I realize that in most of my columns I’ve talked about my injured ankle and knee, as those are the wounds I’ve been having the most trouble with following my fall off of Spotty in November. Honestly, though, the joint that by far tends to cause me the most trouble is my right shoulder. It’s an old injury, and the long-term problems I’ve had with it are a large part of the reason I kept pushing to get to the bottom of what was wrong before I was diagnosed.
Up until my diagnosis, I was a very competitive soccer player. Not only that, but I played boys’ travel soccer. Teenage boys often don’t take well to getting beaten by a girl in front of their friends. I was 14 or 15, and I had won the ball off of a goal kick and was making a breakaway back toward the opponent’s goal. The other team’s last defender couldn’t catch up with me, so he took me out from behind. My dad, who was there, said that I did a half-flip in the air and landed with all my weight on the back of my right shoulder. I broke my collarbone, tore my trapezius muscle, and dislocated my shoulder, and over time, the concussion of the injury caused a bone spur to develop.
Since I wasn’t diagnosed for another eight years or so, I was treated the same as anyone else with this kind of injury, but my pain only increased and my range of motion decreased. I had less than 25 percent range of motion in my arm for years, and I was in near-constant pain. I just ignored it and kept doing what I wanted, including playing soccer.
After my diagnosis, I got into some heavy physical therapy. It took almost two years, but I improved dramatically with a specially tailored program and some amazingly dedicated physical therapists (thanks, Mary Catherine and Lisa!). Since then, I have continued to improve with regular bodywork and massage, and my recent addition of Pilates. I have finally reached a point where I have probably 85 to 90 percent range of motion, and most days it doesn’t bother me too much.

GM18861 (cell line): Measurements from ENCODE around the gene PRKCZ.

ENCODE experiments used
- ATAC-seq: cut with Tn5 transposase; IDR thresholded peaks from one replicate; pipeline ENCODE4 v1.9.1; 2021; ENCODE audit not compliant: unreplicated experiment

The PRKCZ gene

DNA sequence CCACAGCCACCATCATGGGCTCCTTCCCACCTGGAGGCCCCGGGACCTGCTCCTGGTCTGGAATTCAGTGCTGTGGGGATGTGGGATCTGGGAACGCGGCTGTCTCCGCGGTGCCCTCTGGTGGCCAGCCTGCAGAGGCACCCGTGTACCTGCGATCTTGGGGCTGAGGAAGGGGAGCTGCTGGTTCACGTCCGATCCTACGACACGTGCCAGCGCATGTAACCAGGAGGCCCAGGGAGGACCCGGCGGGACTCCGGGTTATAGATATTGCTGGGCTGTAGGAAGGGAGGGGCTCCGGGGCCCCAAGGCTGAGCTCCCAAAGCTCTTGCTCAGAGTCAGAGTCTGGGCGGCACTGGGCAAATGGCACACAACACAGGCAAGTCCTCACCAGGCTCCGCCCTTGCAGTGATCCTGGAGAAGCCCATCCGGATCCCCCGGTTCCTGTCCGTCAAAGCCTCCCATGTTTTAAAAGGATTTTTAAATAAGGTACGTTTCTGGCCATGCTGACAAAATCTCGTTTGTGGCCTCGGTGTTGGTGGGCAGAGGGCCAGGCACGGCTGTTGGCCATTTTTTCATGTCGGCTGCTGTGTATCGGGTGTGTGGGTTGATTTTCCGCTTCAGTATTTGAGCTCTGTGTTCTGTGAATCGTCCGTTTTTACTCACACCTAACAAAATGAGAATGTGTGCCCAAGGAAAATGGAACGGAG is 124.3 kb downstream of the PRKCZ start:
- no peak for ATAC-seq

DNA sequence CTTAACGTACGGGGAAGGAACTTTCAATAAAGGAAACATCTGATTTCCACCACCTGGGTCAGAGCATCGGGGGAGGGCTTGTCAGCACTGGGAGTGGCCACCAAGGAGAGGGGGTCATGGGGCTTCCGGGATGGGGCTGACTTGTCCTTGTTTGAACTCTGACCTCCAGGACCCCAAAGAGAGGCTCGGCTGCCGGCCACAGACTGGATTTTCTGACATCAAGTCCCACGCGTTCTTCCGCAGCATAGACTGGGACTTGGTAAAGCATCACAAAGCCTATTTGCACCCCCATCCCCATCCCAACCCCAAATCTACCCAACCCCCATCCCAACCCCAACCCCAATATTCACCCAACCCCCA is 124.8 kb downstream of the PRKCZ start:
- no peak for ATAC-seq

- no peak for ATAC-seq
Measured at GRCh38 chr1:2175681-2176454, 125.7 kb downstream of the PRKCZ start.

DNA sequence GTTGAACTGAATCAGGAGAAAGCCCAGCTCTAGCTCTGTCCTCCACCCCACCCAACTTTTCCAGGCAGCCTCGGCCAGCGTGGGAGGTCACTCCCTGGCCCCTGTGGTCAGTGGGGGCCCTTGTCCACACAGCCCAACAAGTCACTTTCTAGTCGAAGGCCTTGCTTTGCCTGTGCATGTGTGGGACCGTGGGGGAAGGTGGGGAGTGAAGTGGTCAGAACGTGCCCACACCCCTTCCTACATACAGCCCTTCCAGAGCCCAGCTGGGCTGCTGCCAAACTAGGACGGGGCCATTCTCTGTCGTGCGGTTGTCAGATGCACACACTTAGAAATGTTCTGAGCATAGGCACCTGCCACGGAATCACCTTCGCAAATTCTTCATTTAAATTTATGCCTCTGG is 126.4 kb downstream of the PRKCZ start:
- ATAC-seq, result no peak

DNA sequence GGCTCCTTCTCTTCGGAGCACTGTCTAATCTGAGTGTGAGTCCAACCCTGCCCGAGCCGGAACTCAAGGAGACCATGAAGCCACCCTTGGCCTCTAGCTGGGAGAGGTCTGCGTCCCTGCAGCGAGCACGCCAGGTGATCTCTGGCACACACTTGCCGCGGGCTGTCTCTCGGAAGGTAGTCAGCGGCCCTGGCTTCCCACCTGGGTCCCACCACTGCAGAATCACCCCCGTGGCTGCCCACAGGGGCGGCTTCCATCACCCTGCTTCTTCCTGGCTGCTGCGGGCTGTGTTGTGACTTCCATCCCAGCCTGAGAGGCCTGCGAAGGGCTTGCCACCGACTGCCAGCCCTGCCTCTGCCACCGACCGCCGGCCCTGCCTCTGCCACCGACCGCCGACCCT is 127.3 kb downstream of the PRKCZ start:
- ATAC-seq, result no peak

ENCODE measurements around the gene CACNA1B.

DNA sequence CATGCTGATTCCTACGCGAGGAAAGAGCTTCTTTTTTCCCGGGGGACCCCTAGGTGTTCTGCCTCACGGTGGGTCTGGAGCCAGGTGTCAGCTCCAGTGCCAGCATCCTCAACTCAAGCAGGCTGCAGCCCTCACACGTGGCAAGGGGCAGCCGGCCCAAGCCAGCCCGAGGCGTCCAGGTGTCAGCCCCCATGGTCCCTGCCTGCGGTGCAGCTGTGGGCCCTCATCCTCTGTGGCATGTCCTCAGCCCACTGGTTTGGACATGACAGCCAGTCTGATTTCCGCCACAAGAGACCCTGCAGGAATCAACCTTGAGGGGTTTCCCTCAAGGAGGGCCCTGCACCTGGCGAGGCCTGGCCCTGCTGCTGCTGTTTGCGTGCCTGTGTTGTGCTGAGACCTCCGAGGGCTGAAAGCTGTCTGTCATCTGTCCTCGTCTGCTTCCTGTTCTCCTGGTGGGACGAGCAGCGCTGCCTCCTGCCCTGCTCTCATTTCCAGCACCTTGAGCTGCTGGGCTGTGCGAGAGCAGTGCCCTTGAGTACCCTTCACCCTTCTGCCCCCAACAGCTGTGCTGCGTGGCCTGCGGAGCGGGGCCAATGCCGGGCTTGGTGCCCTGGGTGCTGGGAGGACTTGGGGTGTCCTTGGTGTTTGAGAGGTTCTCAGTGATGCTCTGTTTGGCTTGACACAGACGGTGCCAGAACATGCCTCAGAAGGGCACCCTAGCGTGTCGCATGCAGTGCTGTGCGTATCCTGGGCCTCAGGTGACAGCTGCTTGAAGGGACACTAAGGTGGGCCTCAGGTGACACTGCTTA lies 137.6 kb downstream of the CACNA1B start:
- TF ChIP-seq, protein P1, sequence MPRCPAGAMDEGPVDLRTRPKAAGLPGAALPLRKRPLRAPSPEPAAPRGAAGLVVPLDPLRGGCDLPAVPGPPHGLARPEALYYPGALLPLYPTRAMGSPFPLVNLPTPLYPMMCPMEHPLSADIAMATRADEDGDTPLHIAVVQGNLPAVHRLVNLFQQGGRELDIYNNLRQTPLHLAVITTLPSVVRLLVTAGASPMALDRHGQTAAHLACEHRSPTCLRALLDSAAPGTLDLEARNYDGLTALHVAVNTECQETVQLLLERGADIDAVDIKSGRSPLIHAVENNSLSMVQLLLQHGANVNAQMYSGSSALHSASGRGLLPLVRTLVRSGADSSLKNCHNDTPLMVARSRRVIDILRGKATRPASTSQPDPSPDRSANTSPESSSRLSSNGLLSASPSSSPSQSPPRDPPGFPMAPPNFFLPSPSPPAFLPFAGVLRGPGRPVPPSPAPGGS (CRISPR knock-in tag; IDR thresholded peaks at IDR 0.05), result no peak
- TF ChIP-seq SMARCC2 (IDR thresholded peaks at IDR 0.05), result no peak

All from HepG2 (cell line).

I never thought my shoulder would get there, honestly, and although it sometimes flares up, like it is when I’m writing this, I now know that I can get it back under control. I have a massage scheduled for tonight, I’ve found a new Pilates instructor, and I actually took a break and stayed home yesterday. If I take a few days to take care of it, I can usually get back to doing what I want to do pretty quickly.
Learning to take a break has been a long time coming, and to be honest, I’m still not very good at it. But every once in a while, I swallow my frustration at being sidelined for a few days and let my body rest and heal.
Note: Ehlers-Danlos News is strictly a news and information website about the disease. It does not provide medical advice, diagnosis, or treatment. This content is not intended to be a substitute for professional medical advice, diagnosis, or treatment. Always seek the advice of your physician or other qualified health provider with any questions you may have regarding a medical condition. Never disregard professional medical advice or delay in seeking it because of something you have read on this website. The opinions expressed in this column are not those of Ehlers-Danlos News or its parent company, BioNews Services, and are intended to spark discussion about issues pertaining to Ehlers-Danlos.
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